'We do have a global niche advantage, because this area has been studied since the 1970s, from Ken Shortridge's time,' he said, referring to work that names Asia as the influenza centre.
'If you want to study the virus over time, the fact that we have these viruses from the 1970s up to now allows us to make very detailed studies of how the viruses have been changing.'
Another laboratory with a long-term collection of animal flu viruses is that of Tennessee-based scientist Robert Webster, who is also a collaborator in the new project.
Professor Peiris said several researchers were already studying flu, but this project had a wider emphasis. 'Generally speaking, most groups working on influenza are working on a very specific area, for example, detailed viral replication, or somebody may be working on viral evolution,' he said.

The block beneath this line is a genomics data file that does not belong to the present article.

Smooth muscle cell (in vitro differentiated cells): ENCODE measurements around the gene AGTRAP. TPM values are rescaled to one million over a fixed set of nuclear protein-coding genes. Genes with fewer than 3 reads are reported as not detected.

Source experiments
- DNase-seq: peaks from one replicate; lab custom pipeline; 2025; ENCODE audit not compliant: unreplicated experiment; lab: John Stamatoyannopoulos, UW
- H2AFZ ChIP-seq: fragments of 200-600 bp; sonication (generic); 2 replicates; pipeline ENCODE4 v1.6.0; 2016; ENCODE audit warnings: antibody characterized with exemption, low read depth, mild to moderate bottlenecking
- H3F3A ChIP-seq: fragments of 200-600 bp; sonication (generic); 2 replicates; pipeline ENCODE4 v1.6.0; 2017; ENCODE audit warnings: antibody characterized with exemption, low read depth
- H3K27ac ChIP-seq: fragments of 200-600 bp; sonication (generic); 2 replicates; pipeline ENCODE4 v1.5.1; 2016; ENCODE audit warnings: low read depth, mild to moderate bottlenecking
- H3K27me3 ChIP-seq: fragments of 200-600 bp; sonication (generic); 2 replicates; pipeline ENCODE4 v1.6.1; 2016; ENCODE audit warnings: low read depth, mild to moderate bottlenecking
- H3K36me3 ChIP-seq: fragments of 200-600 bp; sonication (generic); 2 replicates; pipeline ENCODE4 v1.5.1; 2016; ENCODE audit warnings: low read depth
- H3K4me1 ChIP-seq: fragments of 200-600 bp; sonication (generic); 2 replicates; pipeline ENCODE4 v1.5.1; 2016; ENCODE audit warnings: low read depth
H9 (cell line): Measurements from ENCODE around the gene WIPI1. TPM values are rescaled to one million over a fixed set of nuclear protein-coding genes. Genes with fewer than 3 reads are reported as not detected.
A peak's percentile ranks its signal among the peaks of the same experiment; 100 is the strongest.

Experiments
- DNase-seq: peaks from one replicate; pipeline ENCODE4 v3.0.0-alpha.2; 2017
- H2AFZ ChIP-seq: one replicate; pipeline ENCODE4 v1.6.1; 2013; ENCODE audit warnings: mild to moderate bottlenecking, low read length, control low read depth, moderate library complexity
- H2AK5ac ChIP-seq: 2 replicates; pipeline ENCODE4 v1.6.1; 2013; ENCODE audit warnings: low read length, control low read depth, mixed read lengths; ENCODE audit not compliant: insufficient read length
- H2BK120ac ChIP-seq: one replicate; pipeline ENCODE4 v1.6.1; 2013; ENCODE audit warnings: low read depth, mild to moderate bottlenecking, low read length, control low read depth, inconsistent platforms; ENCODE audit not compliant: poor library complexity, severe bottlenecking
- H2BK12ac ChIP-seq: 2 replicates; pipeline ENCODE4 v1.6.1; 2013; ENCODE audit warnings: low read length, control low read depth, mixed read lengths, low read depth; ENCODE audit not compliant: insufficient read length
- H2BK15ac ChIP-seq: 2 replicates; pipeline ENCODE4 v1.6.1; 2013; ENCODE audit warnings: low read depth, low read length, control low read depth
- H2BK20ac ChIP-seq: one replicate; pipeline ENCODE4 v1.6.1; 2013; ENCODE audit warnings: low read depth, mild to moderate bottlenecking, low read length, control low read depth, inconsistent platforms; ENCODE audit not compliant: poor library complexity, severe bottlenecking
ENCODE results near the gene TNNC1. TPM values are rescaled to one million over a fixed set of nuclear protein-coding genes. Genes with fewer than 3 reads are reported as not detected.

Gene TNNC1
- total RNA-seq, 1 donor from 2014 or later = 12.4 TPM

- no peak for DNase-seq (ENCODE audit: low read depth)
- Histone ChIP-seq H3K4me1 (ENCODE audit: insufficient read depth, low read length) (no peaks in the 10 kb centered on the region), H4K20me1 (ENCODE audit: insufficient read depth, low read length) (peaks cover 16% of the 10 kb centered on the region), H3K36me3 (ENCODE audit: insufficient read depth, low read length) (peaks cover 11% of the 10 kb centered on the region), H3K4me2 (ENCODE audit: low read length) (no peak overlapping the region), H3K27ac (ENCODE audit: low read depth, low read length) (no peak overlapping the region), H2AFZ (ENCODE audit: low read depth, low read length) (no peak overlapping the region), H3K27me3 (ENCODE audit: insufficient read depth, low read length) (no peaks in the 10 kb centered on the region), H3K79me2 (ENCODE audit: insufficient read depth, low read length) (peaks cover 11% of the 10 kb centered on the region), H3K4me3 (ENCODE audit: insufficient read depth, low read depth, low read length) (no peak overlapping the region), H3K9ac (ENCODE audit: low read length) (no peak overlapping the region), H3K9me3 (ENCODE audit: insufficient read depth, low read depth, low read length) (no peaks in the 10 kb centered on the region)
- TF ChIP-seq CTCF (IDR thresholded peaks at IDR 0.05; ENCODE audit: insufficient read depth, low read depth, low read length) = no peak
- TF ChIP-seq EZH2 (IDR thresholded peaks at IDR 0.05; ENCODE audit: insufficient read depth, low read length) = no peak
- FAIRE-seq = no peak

There is another world-class research project Professor Peiris cited as undertaking similar work was Albert Osterhaus' 100-strong laboratory team at Erasmus MC in University of Rotterdam.
Dr Osterhaus gained prominence when his group identified a Hong Kong flu strain, which killed a three-year-old boy in 1997, was an H5N1 strain.
Hong Kong also has been working with scientists on the mainland and in Indonesia, Malaysia, Vietnam, Thailand, Sri Lanka, and India through the university's Pasteur network.
Paris-based Institut Pasteur has teamed up with HKU to create the HKU-Pasteur Research Centre as a long-term project in Hong Kong.
'We can be fully confident there will be a pandemic but we do not know when,' Professor Peiris said. 'The reason for the present focus on H5N1 is because if that virus becomes pandemic, the severity of that pandemic is probably going to be really bad.'